News & Opinion

Woodland's vow: 'I came here to win'

PEBBLE BEACH, Calif. – It seemed that a Gary Woodland victory was ordained by the golfing gods on Saturday as he created pars from bogeys in the U.S. Open at Pebble Beach. Then, the realization hit that it’s only Saturday and what happened in the third round might mean little today.

At 35, Woodland, who holds a one-stroke edge on Justin Rose (scores), will enter an arena and a situation that he never has faced before today.

A late bloomer who focused on other sports, notably basketball, as a youngster, Woodland honed a tenacity from other fields, which he will summon for today’s final 18 holes. One incident stands out from high school basketball.

“Took a knee, collapsed my trachea, left on a stretcher,” Woodland said. “That was on a Tuesday and scored 20-some points on Friday, was player of the week. So, I remember that. That guy was trying to dunk on me.”

On Saturday, Woodland showed that same tenacity.

Gary Woodland, U.S. Open
Gary Woodland celebrates a pivotal par save on the 12th hole during the 3rd round of the U.S. Open on Saturday at Pebble Beach..

© USGA/J.D. CUBAN
Gary Woodland celebrates a pivotal par save on the 12th hole during the 3rd round of the U.S. Open on Saturday at Pebble Beach..

It started on the par-3 12th hole when Woodland hit a tee shot that he thinks caught a gust of wind and landed short of the green, atop a bunker face, in high grass.

With Woodland standing in the bunker, holding a wedge on the bottom of the grip, the ball squirted sideways off the hosel, into the rough. Facing a long chip left and with playing competitor Justin Rose close for birdie, a two-shot swing seemed inevitable. However, Woodland caught a break when his chip shot moved 2 feet from right to left and fell into the hole for an improbable par. In a rare burst of emotion, Woodland reacted with a fist pump.

Rose made the birdie putt, but Woodland gave up only one shot.

On the par-5 14th hole, Woodland lost his footing on his tee shot as his right foot slipped, sending his drive right, into thick rough. After further struggles on possibly his worst hole of the week, Woodland faced a par putt of 42 feet 9 inches. When the ball rolled up the hill and into the cup, the hand of fate appeared to have intervened again.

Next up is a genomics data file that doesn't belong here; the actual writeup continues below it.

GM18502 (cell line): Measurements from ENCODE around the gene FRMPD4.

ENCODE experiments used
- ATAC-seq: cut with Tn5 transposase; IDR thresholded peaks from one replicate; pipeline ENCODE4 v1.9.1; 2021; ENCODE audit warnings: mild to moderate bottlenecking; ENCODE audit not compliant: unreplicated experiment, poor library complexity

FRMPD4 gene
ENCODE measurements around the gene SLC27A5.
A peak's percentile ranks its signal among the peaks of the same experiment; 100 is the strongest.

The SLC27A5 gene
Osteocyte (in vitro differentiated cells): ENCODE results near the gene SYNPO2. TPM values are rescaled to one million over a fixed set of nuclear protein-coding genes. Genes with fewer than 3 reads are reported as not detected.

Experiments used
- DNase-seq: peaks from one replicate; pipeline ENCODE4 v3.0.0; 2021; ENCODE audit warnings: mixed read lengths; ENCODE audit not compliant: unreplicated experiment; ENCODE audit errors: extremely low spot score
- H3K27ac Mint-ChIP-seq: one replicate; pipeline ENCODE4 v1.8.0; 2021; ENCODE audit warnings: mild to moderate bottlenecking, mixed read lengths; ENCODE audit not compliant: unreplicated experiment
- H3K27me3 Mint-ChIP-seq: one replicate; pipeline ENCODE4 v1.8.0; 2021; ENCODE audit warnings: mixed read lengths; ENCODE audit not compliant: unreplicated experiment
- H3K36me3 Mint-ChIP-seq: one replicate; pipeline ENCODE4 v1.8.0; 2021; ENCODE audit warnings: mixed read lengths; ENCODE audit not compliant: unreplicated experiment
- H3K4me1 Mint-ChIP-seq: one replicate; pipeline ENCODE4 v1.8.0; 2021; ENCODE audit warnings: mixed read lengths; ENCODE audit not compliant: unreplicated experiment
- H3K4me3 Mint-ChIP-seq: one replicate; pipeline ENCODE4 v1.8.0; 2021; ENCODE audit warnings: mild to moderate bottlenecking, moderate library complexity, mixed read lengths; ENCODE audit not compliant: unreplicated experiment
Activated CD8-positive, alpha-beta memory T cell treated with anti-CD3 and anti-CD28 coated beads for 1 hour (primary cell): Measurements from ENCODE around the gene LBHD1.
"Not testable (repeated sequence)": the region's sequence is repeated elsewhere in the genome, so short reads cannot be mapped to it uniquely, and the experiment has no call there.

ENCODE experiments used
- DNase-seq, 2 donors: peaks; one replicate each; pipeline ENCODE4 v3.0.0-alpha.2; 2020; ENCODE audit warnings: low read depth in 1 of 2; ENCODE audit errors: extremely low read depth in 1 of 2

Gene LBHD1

That knee in the throat taught Woodland a valuable lesson years ago.

“If I'm not shooting well, I can pass; I can play defense,” said Woodland, making a basketball analogy. “There's other things I can do. I can take that to golf. If I'm not driving the golf ball, now I can rely on something else to really get me through. It took me a while to get my game to that position, but I feel like I'm comfortable doing that now.”

Woodland didn’t win his first major championship on Saturday, but he has shown the ability to get it done.

Winning a major sets a golfer apart from his peers. For virtually all major champions, the event is the pinnacle of their careers.

Woodland said he is ready to take the next step.

“Everything that I've been doing, I worked for this my whole life,” Woodland said. “I've trained since I started walking. I've played sports; I've competed; I've learned how to win, even if I haven't done it as much as I'd like. I know what it takes to win. And my game is in a great spot. I'm at a beautiful golf course. I came here to win, and that's what we're going out to do tomorrow.”

Alex Miceli is the founder and publisher of Morning Read. Email: alex@morningread.com; Twitter: @AlexMiceli